Table 1 Participant demographics by suicide ideation and planning


Suicidality and demographic variables

Two participants did not respond to the question regarding suicide ideation and plan during the past 12 months (response rate: 2,017 of 2,019 participants). Of these respondents, 10.3 % reported suicidal ideation, 4.0 % reported a suicide plan, and 2.1 % reported a suicide attempt. Suicide ideation and planning differed by grade, family income, sensation seeking, and depressive symptoms (Table 1). Specifically, middle school students reported more suicide planning than high school students. The percentage of students reporting suicide planning was lowest among students with middle- and high-income families. When it came to suicide ideation, the relationship to family income was likely to be U-shaped. Gender and number of siblings was not significantly related to suicide ideation and planning. More adolescents reported suicide planning in the high-sensation-seeking group. Total participants had the median value of 4 (interquartile range: 2–6), while those with suicidal ideation or plan had 5 (interquartile range: 3–6). Students with depressive symptoms were 26.1 and 12.9 %, respectively, more likely to report having suicidal idea and planned a suicide than non-depressed students.

The influence of sensation seeking and depressive symptom on suicidality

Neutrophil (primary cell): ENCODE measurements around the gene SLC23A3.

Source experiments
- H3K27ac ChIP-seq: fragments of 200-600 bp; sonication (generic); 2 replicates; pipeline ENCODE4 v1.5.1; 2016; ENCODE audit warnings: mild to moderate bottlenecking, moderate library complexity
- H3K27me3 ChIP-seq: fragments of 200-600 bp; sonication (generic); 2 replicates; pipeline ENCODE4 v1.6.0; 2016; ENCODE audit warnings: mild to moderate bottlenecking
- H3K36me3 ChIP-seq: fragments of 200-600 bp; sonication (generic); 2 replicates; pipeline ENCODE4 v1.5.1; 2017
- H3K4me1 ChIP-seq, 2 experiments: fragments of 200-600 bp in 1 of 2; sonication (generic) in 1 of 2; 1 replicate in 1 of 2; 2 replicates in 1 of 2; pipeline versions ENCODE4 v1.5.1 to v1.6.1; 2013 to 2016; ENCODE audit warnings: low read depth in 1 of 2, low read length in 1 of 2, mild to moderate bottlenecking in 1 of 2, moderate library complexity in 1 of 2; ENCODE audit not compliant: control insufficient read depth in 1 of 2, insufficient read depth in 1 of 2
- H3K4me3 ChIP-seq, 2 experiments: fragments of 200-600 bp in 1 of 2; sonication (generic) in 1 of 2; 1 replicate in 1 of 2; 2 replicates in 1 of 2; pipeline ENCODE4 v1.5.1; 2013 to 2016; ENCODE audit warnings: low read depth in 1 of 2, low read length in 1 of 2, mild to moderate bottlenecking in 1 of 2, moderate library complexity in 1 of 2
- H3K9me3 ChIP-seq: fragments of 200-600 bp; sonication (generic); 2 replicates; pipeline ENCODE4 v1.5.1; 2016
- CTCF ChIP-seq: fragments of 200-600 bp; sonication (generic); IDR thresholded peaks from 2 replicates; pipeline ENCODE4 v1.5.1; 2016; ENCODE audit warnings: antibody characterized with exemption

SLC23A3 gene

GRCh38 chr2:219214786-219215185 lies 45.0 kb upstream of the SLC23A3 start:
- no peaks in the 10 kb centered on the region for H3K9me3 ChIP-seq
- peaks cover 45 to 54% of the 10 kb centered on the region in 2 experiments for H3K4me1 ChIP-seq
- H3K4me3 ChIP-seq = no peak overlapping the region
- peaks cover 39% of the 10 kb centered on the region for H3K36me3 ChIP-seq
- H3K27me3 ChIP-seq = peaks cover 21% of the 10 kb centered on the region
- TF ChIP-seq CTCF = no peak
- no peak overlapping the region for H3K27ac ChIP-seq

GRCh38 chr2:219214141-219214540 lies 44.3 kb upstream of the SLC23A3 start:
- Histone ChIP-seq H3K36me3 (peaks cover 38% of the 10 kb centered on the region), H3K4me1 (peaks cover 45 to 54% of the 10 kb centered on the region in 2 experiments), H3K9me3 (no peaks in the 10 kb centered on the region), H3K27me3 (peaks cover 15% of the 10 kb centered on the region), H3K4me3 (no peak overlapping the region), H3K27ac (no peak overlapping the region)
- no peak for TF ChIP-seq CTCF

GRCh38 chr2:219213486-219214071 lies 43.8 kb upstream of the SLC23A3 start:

The effects of sensation seeking and depressive symptoms on suicide ideation and planning are summarized in Table 2. As sensation seeking score increased by 1, students were 13 % more likely to have engaged in suicide planning. After controlling for demographics and depressive symptom, the risk of suicidal planning increased by 10 % as one sensation-seeking score rose. When it came to suicidal ideation and attempt, the adjusted odds ratios became 1.06 (95 % CI: 1.02–1.11) and 1.12 (95 % CI: 1.04–1.20), respectively.

Table 2 Effect of participant demographics and traits on suicide ideation and planning

When the participants were divided into high and low sensation seeker, those with sensation-seeking scores greater than the 3rd quartile had a 1.43 times (95 % CI: 1.12–1.81) greater likelihood of suicide planning than individuals scoring less than the 3rd quartile sensation-seeking. However, sensation seeking did not influence the relationship between depressive symptom and suicide planning. The odds ratio of depressive symptom on suicide planning only changed from 2.82 to 2.85 when demographics and sensation seeking were controlled in the model.

There were no significant interactions between demographic variables and sensation seeking or between depressive symptom and sensation seeking. Interactions between demographic variables and sensation seeking were not significant when the demographic variable was gender (p-value = .656), grade (p-value = .379), family income (p-value = .450) and sibling number (p-value = .531). When it came to the relationship between depressive symptom and sensation seeking, the significant interaction was not found (p-value = .338).